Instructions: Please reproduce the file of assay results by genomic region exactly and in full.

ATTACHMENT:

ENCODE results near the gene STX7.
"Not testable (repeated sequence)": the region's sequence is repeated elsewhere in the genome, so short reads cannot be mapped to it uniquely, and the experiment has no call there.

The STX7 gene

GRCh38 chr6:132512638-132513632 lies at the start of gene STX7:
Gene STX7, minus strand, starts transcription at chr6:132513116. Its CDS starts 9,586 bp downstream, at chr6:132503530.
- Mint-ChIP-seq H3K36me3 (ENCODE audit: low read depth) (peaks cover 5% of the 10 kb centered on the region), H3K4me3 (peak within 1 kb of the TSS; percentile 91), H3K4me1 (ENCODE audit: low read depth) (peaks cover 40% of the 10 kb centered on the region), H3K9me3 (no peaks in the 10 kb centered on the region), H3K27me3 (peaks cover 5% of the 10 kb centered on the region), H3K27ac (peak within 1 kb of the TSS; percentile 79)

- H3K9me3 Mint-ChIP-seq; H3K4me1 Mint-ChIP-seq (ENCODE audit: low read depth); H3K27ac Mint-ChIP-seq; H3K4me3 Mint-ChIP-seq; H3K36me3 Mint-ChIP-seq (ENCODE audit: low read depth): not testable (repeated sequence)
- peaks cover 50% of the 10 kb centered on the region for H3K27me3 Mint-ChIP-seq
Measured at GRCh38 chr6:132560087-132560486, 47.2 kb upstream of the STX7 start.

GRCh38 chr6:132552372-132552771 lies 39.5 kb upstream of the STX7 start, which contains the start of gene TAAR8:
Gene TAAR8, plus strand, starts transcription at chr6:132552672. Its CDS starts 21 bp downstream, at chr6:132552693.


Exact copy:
ENCODE results near the gene STX7.
"Not testable (repeated sequence)": the region's sequence is repeated elsewhere in the genome, so short reads cannot be mapped to it uniquely, and the experiment has no call there.

The STX7 gene

GRCh38 chr6:132512638-132513632 lies at the start of gene STX7:
Gene STX7, minus strand, starts transcription at chr6:132513116. Its CDS starts 9,586 bp downstream, at chr6:132503530.
- Mint-ChIP-seq H3K36me3 (ENCODE audit: low read depth) (peaks cover 5% of the 10 kb centered on the region), H3K4me3 (peak within 1 kb of the TSS; percentile 91), H3K4me1 (ENCODE audit: low read depth) (peaks cover 40% of the 10 kb centered on the region), H3K9me3 (no peaks in the 10 kb centered on the region), H3K27me3 (peaks cover 5% of the 10 kb centered on the region), H3K27ac (peak within 1 kb of the TSS; percentile 79)

- H3K9me3 Mint-ChIP-seq; H3K4me1 Mint-ChIP-seq (ENCODE audit: low read depth); H3K27ac Mint-ChIP-seq; H3K4me3 Mint-ChIP-seq; H3K36me3 Mint-ChIP-seq (ENCODE audit: low read depth): not testable (repeated sequence)
- peaks cover 50% of the 10 kb centered on the region for H3K27me3 Mint-ChIP-seq
Measured at GRCh38 chr6:132560087-132560486, 47.2 kb upstream of the STX7 start.

GRCh38 chr6:132552372-132552771 lies 39.5 kb upstream of the STX7 start, which contains the start of gene TAAR8:
Gene TAAR8, plus strand, starts transcription at chr6:132552672. Its CDS starts 21 bp downstream, at chr6:132552693.